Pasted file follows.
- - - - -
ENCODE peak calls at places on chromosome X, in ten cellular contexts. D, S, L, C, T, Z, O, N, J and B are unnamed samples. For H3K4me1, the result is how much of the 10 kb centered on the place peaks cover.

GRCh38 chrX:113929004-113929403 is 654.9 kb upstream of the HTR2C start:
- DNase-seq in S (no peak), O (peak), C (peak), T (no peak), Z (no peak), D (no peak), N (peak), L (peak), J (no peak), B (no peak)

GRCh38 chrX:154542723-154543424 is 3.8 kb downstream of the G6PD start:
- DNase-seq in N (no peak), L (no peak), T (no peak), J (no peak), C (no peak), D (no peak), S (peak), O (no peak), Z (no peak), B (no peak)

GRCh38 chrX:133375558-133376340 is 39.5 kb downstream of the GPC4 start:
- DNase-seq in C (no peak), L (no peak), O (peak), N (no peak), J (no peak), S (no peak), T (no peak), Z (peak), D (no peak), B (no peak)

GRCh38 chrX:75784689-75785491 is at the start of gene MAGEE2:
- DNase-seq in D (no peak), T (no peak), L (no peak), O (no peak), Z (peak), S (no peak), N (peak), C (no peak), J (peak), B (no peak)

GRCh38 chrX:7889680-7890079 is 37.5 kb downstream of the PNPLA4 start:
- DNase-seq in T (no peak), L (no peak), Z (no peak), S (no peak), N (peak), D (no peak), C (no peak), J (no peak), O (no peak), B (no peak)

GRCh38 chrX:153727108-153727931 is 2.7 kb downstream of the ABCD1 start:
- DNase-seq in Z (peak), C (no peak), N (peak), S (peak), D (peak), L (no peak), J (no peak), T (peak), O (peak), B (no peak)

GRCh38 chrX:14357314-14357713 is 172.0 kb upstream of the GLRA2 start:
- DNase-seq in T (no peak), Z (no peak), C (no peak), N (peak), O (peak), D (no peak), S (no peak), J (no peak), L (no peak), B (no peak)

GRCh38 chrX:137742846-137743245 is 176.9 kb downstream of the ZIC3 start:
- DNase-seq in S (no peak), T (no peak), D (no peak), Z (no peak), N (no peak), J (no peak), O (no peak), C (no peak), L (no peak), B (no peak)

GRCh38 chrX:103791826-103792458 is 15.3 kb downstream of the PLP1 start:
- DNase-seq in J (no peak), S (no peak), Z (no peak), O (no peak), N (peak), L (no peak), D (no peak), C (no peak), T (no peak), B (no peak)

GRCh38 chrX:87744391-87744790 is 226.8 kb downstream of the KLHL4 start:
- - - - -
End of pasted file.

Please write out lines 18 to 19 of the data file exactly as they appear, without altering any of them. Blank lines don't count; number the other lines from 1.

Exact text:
GRCh38 chrX:103791826-103792458 is 15.3 kb downstream of the PLP1 start:
- DNase-seq in J (no peak), S (no peak), Z (no peak), O (no peak), N (peak), L (no peak), D (no peak), C (no peak), T (no peak), B (no peak)